int_array[0] = 1;
int_array[1] = "43";

Arrays of fixed sizes are named with Fixed instead of Resizable, and differ from resizable arrays in that a fixed array’s length must be defined in the initialization, and cannot be altered at any point.

var fixed_int_array = new 'FixedIntegerArray'(3)
fixed_int_array[0] = 4;
fixed_int_array[1] = 8;
fixed_int_array[2] = 15;

The previously depicted multidimensional array can be expressed through fixed arrays as such:

var colors = new 'FixedPMCArray'(2);
var colors[0] = new 'FixedPMCArray'(2);
var colors[0, 0] = new 'FixedStringArray'(2);
var colors[0, 0, 0] = "black";
var colors[0, 0, 1] = "blue";
var colors[0, 1] = new 'FixedStringArray'(2);
var colors[0, 1, 0] = "green";
var colors[0, 1, 1] = "cyan";
var colors[1] = new 'FixedPMCArray'(2);
var colors[1, 0] = new 'FixedStringArray'(2);
var colors[1, 0, 0] = "red";
var colors[1, 0, 1] = "pink";
var colors[1, 1] = new 'FixedStringArray'(2);
var colors[1, 1, 0] = "yellow";
var colors[1, 1, 1] = "white";

We will talk about other types of built-in PMCs and the new keyword a little bit later.


Hashes are key/value pairs that associate a string key to each item in the hash.


Expressions are things like function calls, method calls, object allocations, and mathematical expressions. Here are some examples:

new Foo();
3 + 4 * 5 - 6;

Basically, an expression is something which does, or might, produce a value. We can turn expressions into statements by doing something with that value, such as ignoring it (in the case of a function call which does not return a value) or storing it into a variable.

var foo = new Foo();
int a = 3 + 4 * 5 - 6;
var y = x.Bar();


If and Else

We can use if/else expressions to branch program flow, along with a series of conditional operators:

if (a == 5) {
} else {

These constructs operate exactly like their counterparts in JavaScript or C++. The difference may lie in how the boolean value of the argument to if is evaluated. Here are some examples:

  1. For integers and floating point numbers, the value is true if it is non-zero. It is false if it is zero.
  2. For strings, the string is true if it is not null or empty. It is false otherwise.
  3. For PMC variables, the get_bool VTABLE is called to determine truth value on a per-type basis. Most built-in types act how you expect (Integer PMC follows the same truth values as the integer type primitive, same with the String PMC and the string primitive).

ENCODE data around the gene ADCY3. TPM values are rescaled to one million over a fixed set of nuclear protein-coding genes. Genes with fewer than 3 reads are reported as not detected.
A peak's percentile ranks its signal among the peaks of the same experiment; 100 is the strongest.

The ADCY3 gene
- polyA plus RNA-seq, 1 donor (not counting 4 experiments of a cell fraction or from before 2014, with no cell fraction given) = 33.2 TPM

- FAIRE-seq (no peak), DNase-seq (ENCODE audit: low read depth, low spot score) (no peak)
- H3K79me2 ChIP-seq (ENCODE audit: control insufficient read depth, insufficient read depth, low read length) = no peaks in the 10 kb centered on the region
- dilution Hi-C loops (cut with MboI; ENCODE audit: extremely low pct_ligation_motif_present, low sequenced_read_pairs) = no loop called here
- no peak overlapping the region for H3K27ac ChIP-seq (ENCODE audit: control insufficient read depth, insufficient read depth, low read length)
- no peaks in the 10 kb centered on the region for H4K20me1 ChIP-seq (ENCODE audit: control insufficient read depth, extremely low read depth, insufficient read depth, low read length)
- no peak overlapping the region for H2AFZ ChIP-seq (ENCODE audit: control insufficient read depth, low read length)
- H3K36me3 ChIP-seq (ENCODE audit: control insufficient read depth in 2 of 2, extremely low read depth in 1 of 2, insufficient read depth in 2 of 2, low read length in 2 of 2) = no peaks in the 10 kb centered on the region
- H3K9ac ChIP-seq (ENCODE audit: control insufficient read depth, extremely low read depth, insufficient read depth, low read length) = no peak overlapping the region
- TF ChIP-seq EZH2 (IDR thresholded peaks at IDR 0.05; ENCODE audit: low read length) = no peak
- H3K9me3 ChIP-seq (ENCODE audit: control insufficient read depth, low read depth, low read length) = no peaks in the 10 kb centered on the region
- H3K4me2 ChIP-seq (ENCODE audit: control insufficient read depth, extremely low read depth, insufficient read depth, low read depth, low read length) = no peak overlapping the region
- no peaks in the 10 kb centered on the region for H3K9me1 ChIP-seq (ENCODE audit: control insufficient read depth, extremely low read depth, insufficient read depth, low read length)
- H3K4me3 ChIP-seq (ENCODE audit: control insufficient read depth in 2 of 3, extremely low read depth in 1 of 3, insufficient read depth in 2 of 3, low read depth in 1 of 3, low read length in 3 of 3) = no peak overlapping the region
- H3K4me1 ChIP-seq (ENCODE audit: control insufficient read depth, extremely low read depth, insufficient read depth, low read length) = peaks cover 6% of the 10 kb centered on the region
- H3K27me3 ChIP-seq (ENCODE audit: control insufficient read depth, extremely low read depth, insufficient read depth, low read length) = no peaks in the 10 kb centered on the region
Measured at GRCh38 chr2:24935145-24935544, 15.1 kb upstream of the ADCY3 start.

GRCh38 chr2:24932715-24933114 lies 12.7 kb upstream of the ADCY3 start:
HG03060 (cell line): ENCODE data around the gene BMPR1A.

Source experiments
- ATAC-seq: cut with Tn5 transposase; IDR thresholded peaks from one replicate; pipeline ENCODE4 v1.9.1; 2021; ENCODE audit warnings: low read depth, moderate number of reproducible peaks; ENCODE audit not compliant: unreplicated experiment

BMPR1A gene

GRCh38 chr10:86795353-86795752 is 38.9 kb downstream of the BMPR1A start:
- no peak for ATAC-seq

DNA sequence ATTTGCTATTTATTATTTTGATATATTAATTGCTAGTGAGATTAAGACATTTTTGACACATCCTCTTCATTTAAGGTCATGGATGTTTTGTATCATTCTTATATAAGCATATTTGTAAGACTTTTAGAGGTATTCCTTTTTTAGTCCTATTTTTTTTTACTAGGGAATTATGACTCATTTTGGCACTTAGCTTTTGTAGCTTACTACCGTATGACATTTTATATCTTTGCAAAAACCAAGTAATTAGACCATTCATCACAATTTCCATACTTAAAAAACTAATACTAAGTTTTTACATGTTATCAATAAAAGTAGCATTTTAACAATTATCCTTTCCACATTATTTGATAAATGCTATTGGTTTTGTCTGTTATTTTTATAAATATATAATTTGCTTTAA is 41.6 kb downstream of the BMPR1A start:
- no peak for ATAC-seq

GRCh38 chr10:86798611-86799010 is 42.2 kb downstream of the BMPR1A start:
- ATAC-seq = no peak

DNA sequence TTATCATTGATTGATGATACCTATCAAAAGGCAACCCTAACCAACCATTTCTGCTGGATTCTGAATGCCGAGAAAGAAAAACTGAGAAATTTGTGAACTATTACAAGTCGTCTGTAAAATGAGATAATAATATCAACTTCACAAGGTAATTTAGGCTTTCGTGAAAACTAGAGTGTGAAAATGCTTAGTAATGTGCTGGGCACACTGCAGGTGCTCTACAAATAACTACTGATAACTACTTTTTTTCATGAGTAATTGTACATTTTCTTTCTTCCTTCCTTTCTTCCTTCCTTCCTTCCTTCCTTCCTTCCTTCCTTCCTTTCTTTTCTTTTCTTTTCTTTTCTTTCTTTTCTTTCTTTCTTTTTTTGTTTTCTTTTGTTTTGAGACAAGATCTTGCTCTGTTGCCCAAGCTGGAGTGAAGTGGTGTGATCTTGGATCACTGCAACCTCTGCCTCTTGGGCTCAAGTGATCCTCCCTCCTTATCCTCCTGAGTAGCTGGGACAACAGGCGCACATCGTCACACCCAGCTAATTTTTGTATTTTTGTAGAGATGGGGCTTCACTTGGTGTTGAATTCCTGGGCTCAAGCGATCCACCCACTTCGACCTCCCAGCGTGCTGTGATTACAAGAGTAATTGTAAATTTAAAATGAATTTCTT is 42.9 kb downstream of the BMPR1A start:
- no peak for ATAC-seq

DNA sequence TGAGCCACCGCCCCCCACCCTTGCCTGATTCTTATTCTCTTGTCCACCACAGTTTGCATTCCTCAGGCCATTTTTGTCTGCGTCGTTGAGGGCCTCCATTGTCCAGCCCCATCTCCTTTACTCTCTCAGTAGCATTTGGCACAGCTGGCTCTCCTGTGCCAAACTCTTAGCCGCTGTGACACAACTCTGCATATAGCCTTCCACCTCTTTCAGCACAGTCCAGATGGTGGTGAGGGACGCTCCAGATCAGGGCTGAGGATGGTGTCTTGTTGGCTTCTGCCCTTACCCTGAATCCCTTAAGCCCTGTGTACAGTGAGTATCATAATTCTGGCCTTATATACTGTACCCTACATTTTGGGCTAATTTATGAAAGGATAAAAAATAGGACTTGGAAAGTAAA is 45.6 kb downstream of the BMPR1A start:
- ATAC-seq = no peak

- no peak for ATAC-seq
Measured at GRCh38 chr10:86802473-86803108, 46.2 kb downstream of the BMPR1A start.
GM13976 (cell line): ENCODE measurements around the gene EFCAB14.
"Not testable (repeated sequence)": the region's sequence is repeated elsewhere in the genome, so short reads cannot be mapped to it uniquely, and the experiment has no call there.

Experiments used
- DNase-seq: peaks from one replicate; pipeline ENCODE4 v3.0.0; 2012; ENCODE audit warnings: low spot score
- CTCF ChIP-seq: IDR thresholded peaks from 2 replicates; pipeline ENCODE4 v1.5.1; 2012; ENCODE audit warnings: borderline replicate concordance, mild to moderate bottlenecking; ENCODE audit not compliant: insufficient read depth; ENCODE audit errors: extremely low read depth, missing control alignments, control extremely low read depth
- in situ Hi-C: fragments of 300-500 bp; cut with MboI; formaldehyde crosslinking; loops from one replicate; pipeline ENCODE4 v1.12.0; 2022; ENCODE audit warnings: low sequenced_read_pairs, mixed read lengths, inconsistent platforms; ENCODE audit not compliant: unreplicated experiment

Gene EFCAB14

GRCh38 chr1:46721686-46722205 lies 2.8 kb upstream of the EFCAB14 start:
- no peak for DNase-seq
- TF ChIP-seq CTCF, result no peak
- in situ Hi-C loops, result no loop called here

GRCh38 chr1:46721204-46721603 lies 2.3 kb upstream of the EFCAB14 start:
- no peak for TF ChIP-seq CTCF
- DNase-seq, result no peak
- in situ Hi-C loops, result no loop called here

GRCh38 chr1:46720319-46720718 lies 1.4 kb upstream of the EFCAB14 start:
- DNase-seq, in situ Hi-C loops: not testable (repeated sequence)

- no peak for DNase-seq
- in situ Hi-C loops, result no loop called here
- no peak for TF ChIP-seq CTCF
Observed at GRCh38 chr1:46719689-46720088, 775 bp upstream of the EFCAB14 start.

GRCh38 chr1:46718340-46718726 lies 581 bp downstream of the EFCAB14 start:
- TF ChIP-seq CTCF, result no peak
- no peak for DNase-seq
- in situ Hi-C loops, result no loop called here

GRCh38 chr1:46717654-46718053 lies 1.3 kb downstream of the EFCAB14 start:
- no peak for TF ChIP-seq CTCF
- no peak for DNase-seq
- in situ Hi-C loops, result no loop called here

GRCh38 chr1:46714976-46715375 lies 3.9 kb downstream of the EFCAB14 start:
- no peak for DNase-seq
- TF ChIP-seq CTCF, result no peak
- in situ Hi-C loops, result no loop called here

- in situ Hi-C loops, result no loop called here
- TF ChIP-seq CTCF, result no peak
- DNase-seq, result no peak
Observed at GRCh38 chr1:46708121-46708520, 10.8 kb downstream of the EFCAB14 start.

Switch Statements


Classic Loops

One of the most basic loops is the three-argument for loop. This should be familiar to any programmer with a C or C++ background, or a background in languages descended from C and C++:

for (int i = 0; i < something; i++) {

This for loop is basically a compact way to write this same while loop:

int i = 0;
while(i < something) {

There is also a do/while loop:

do {
} while(condition);

Working With Loops

Use the break keyword to break out of a loop. Use the continue keyword to immediately jump back to the top of the loop.

Iterator for Loop

Parrot supports iterators internally, and any iterable type can be used with a modified for loop:

for (var item in array) {

for (string key in hash) {
    var item = hash[key];

Notice that the exact behavior of the type you are iterating is determined by that type and the get_iter VTABLE. For arrays, the iterator returns each item in the array, typically in the order that the items are stored in the array. For hashes, the iterator returns the string keys in pseudorandom order. Notice that custom types or subclasses of arrays and hashes might override get_iter and return a custom iterator with custom behavior. Don’t rely on any particular ordering, especially for iterating hashes, unless you provide a custom iterator type to enforce ordering. We’ll talk about that later.


A major goal for Winxed is to provide a low-level systems programming language for Parrot to replace the current low-level coding options such as PIR. PIR is an assembly-level language which a number of design flaws which make it unsuitable for use by humans trying to write code, and which make it likely to be changed dramatically or even removed entirely from Parrot in the course of development.

Winxed provides a syntax for accessing PIR ops directly. However this is considered bad practice to use, because PIR use in general is frowned upon. Instead, Winxed provides a number of builtin functions as thin wrappers around Parrot ops. This adds a layer of abstraction in case the form or function of individual ops in Parrot changes dramatically over time.

Here are some of the most useful builtin functions which Winxed currently provides:

Error Handling and Exceptions

Error handling is done through exceptions.


You can use try and catch to catch exceptions and examine them.

try {
    // something dangerous here
} catch (e) {
    // handle the exception here